Cold Snap Pushes Provinces to Ration Power
Hunan and Jiangxi have implemented power rationing measures as severe weather drives the two landlocked southeastern provinces’ electricity usage to record highs.
According to a Hunan government document obtained by Caixin, the province’s power load — the electrical capacity being used at a given point in time — reached a record high of 27.8 million kilowatts on Thursday. The Hunan government expects continued cold weather to raise the load even further in the coming days, to 28.5 million kilowatts, straining the province’s electrical grid.
Province-wide restrictions on industrial users that consume large amounts of electricity, as well as on nonessential lighting in cities, came into effect on Friday, the document said.
Meanwhile, in neighboring Jiangxi, the provincial energy authorities launched a power rationing plan on Saturday in which local factories avoid using electricity during peak times to meet the needs of residential users, Jiangxi Radio and TV Station reported. The province’s power load also reached unprecedented levels — up to 20.8 million kilowatts — in recent days.
The two provinces are struggling to meet demand for power amid a cold front that has been sweeping across China. After blizzards in the region last week, temperatures in subtropical Jiangxi fell below freezing on Monday, and are predicted to drop to minus 4 C in some parts of Hunan by Monday night. The Jiangxi and Hunan governments predict that, over the next few days, their power production capacity will fall short of users’ needs by 1 million kilowatt-hours and 1.4 million kilowatt-hours, respectively.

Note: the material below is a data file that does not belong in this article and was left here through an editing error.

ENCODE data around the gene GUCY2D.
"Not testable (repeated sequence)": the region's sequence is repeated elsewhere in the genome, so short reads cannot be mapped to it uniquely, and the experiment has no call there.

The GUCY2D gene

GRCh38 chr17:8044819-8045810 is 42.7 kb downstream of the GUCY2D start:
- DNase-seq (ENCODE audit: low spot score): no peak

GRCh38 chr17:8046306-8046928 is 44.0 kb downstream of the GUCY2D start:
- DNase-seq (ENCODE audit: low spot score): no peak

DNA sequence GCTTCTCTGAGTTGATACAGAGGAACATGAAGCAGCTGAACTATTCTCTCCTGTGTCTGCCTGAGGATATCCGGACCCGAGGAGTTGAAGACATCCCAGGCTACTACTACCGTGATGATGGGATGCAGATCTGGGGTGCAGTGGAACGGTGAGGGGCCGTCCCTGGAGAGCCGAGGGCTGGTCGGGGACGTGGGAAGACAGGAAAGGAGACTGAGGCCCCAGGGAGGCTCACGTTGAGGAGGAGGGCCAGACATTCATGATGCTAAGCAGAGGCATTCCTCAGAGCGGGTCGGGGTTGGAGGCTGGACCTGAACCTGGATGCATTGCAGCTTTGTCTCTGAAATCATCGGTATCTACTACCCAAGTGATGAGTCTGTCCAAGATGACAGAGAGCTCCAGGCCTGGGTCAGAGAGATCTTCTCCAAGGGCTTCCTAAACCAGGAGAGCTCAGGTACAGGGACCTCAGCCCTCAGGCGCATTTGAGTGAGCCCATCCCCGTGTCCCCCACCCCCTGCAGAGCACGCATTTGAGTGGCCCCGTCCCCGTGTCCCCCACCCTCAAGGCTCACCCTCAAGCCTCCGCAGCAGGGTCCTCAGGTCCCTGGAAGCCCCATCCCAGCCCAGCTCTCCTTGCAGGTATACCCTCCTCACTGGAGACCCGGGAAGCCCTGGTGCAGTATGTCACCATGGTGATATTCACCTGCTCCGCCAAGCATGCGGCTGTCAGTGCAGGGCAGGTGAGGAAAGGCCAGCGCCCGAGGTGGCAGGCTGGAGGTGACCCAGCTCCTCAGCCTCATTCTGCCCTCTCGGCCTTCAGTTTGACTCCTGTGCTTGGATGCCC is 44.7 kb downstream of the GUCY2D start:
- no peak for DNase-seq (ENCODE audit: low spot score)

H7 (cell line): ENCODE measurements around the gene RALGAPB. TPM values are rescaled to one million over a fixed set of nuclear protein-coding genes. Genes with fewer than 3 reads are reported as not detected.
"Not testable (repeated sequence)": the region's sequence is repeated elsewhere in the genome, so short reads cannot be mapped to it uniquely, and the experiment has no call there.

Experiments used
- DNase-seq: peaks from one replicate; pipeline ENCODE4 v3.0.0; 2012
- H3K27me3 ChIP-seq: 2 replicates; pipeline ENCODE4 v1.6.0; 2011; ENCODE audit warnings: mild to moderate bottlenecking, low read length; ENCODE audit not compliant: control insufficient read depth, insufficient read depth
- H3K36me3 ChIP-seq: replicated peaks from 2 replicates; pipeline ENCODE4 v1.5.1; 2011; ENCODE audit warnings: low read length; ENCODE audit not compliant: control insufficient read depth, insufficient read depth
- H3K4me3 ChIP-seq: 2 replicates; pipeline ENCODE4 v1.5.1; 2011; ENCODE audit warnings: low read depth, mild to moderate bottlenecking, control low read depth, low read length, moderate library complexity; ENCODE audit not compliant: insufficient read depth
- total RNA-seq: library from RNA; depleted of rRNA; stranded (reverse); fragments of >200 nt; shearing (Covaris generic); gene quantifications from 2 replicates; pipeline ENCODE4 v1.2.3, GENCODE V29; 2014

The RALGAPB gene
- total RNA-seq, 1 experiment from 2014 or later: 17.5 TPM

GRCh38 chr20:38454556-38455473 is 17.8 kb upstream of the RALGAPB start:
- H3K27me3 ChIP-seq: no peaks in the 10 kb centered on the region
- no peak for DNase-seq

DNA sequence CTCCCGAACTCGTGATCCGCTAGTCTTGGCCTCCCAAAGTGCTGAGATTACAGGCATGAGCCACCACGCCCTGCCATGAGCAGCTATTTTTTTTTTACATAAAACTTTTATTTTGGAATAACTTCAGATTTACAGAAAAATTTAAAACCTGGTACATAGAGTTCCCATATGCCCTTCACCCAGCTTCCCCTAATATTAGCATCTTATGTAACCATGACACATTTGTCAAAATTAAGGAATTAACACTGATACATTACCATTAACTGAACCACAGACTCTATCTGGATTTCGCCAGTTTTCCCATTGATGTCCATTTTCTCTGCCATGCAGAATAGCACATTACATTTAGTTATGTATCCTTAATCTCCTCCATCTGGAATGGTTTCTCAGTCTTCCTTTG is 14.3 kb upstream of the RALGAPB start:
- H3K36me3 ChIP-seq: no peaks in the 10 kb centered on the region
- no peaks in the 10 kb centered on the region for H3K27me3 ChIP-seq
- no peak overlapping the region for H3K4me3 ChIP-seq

Regional shortages highlight a larger problem in China’s national grid — allocating the power generated to those who actually need it.
Figures from the China Electric Power Enterprise Federation show that China’s power generating capacity was fully used for a cumulative 3,416 hours from January to November 2017, the lowest usage level in six years of steady decline, showing that national supply actually outstrips demand. However, due to a lack of coordination between provinces, and difficulties transferring electricity across regions, generators frequently lie idle in one region while another suffers shortages.
Contact reporter Teng Jing Xuan (firstname.lastname@example.org)
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